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Since I’ve been a curmudgeon about the incessant rise of gold, I’m trying to force myself to look at the other side of the ledger. The last time we looked at the old relic commodity, it was to grudgingly accept that even if gold is in a bubble, it has quite a ways to go still.
We looked at the cross-currents in gold sentiment in the middle of May. Since then my timidity hasn’t been incorrect. Price has retraced a bit and basically gone sideways. Now it has floated back to where we left it. Sentiment right now is still positive but not extremely so.
We have the anecdotal magazine cover stories (Thanks to Steffan, our trusty man from Germany) and Market Vane’s Bullish Consensus is still hovering around 70%. As well the gold closed-end fund CEF is trading at a 9.86% premium. Finally, the bullish percent index for the sector has collapsed from 77.4% to 52% (after falling to a low of 42% in late May). That means that gold stocks could enjoy a rally before becoming overbought.
And if you just can’t get enough of gold sentiment indicators, I pity you, fool! Then quit your jibba-jabba and check out the Mr. T Gold Indicator, courtesy of Minyanville.
While I’ve benefited from identifying the parabolic blow-offs in gold, I’ve missed out on what happens next. As you can see from the chart below, the recurring pattern after the parabolic tops has been a retracement and then a sideways range which forms a cup and handle technical formation.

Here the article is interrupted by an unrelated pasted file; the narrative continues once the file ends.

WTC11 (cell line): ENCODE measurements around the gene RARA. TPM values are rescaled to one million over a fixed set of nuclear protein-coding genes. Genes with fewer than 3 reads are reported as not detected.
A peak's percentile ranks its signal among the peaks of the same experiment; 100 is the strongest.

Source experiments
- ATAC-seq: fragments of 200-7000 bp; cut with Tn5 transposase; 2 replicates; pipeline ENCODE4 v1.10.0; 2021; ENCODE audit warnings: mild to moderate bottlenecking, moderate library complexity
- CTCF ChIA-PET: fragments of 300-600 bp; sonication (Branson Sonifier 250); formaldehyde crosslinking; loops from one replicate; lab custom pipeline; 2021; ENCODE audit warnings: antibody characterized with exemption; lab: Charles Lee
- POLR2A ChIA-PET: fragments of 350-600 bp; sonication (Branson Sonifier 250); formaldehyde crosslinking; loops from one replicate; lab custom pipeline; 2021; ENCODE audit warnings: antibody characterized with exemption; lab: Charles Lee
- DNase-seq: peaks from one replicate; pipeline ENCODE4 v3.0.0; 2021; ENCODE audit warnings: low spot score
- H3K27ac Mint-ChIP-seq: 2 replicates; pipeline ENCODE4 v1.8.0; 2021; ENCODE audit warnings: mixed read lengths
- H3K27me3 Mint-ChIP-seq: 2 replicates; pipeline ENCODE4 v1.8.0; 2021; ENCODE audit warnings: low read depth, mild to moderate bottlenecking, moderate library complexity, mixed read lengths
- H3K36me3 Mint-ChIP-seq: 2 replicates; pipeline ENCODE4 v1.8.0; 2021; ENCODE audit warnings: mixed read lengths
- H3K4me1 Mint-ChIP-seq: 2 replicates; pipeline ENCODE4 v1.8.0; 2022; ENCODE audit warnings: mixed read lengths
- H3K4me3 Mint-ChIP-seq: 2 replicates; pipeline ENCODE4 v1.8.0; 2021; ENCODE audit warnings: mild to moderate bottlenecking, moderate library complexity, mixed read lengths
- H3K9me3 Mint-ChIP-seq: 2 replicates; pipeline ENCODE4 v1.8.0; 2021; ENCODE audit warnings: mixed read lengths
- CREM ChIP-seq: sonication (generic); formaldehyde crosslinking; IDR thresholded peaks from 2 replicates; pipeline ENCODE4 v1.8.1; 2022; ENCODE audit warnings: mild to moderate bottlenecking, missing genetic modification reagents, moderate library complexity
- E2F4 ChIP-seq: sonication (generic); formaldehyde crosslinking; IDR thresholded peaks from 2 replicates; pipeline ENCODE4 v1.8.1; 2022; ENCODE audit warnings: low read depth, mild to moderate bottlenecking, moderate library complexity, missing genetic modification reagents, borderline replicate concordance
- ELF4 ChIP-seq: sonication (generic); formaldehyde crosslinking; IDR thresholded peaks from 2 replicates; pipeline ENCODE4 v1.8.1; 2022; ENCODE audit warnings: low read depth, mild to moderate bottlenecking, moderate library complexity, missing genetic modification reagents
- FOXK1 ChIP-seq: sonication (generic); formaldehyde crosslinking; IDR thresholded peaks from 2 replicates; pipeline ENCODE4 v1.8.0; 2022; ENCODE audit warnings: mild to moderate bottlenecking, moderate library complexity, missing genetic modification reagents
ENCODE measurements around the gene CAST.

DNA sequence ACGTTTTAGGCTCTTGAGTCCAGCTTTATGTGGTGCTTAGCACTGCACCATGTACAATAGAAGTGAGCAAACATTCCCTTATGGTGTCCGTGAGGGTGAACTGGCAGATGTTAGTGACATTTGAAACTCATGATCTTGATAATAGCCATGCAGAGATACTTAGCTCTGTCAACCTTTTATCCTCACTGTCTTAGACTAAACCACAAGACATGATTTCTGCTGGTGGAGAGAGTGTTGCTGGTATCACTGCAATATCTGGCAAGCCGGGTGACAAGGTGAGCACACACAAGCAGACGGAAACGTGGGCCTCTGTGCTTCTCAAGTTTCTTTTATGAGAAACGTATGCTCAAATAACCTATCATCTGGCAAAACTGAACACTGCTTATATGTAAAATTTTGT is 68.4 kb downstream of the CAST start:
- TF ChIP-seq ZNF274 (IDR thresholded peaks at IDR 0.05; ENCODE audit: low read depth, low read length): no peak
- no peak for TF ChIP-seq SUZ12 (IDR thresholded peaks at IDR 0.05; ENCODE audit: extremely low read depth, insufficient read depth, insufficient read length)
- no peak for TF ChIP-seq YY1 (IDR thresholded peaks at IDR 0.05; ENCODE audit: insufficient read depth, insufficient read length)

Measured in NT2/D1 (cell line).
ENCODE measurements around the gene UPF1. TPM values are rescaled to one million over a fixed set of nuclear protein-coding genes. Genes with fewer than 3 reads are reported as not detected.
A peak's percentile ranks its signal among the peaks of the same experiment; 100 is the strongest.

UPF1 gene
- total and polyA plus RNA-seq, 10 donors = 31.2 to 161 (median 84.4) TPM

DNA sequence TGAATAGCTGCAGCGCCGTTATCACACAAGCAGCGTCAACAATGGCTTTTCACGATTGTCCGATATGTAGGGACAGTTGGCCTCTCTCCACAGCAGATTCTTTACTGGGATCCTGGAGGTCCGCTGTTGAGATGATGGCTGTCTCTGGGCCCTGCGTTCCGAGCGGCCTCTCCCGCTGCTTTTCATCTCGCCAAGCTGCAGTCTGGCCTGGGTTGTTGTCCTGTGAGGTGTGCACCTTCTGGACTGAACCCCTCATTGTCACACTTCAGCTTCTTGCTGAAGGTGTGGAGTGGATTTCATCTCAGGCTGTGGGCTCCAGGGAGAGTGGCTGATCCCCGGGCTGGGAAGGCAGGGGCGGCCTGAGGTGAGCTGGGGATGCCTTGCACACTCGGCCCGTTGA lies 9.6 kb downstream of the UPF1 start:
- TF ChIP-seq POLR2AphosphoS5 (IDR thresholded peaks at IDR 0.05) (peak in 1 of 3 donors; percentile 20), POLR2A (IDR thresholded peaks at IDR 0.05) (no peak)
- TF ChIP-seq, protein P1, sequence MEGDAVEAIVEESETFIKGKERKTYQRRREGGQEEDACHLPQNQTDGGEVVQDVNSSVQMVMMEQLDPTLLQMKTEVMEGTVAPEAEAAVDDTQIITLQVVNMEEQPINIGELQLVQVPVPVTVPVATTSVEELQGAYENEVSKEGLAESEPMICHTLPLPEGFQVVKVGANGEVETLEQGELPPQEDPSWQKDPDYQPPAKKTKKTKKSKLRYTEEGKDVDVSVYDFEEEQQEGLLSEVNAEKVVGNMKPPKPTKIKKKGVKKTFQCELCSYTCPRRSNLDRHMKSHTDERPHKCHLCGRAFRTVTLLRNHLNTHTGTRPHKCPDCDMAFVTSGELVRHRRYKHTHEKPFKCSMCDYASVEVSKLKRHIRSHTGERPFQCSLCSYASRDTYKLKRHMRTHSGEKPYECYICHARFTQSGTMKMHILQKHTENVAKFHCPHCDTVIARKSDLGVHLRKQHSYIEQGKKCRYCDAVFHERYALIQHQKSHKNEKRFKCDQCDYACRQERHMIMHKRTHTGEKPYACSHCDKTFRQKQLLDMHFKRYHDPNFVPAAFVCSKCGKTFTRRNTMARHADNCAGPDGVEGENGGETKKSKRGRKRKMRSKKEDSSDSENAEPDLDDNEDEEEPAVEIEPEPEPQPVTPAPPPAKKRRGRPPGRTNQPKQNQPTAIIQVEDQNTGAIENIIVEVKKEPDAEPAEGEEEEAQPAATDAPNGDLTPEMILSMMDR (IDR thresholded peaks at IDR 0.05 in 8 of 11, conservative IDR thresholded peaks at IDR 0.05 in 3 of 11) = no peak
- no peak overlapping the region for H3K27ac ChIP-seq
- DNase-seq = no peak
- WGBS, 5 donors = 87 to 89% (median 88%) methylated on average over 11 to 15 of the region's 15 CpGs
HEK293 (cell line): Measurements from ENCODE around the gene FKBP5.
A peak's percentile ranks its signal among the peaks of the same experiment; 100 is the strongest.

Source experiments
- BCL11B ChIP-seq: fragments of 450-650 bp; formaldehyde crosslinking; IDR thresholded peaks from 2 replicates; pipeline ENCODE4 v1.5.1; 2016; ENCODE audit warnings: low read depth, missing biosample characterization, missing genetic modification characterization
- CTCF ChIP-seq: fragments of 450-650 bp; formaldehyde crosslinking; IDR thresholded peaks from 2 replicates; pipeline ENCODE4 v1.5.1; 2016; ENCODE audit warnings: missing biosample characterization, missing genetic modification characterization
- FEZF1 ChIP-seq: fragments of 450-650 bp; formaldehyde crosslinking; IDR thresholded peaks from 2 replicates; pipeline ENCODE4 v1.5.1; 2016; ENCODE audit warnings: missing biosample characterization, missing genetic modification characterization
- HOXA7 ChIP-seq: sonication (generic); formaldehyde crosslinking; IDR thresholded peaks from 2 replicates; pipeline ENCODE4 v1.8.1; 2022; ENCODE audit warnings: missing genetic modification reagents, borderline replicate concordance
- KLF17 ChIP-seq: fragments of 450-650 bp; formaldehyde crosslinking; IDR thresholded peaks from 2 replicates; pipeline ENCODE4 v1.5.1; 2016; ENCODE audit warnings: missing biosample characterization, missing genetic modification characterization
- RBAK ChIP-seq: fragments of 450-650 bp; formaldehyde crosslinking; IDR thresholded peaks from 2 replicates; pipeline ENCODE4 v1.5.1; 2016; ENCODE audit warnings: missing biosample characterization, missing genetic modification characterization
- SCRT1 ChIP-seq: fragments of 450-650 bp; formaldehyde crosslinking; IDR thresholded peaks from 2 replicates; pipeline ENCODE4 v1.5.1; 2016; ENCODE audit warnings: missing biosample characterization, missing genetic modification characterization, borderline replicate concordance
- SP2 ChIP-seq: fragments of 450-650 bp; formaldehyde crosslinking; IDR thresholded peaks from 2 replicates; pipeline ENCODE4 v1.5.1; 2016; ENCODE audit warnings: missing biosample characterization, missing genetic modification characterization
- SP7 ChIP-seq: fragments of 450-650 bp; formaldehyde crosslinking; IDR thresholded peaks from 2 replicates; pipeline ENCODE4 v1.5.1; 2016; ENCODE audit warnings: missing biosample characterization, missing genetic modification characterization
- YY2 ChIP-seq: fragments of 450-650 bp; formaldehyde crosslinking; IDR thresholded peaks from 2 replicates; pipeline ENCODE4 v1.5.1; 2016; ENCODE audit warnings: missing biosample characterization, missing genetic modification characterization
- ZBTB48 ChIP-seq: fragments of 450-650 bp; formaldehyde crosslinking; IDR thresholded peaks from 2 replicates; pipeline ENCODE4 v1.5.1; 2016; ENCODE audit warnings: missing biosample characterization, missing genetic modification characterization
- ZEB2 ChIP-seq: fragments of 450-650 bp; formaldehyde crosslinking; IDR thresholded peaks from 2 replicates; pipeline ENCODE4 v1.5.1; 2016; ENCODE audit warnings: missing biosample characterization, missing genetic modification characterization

Cup & Handle with Care
The formation can be a bit sloppy but the criteria for it is defined as a counter-trend retracement that lasts several months and takes prices down to the long term trend line. Price then recovers to the previous high only to then enter a second retracement that lasts a much shorter time frame and is much shallower.
The result is that resistance is eroded and the next upleg begins after a break above the previous high. This is similar to the view that Adam Hewison shares in this short 2 minute video about gold with a focus on the $1240 level to provide a potential breakout to the upside.
The difference between a bubble and a bull market is that in the former you’re a spectator and in the latter you’re an investor. If gold is in a bubble, then it would still have to rise to about $3000 (give or take a few oz.) to equal the trajectory of other bubbles like the housing market or the Nasdaq tech bubble. That dovetails nicely with this chart, courtesy of David Rosenberg of Gluskin Sheff, showing the Dow Jones Gold ratio:
A true bubble top would take this ratio back to 2-3 where it has bottomed before - not inconsequentially at the end of secular bear markets. As well, parabolic blow-offs like the ones in the chart above are good short term technical signs of exhaustion but if we look at the long term chart of gold (say from 2000 to now) the trend is still very much linear. When this long term trend itself goes parabolic, then I think we’ll have a good indication of the end of the gold secular bull market.
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